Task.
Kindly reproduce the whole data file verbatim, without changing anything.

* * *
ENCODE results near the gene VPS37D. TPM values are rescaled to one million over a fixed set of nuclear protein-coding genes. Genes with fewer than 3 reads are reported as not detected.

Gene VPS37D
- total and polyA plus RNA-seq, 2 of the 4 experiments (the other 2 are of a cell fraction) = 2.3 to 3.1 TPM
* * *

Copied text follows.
ENCODE results near the gene VPS37D. TPM values are rescaled to one million over a fixed set of nuclear protein-coding genes. Genes with fewer than 3 reads are reported as not detected.

Gene VPS37D
- total and polyA plus RNA-seq, 2 of the 4 experiments (the other 2 are of a cell fraction) = 2.3 to 3.1 TPM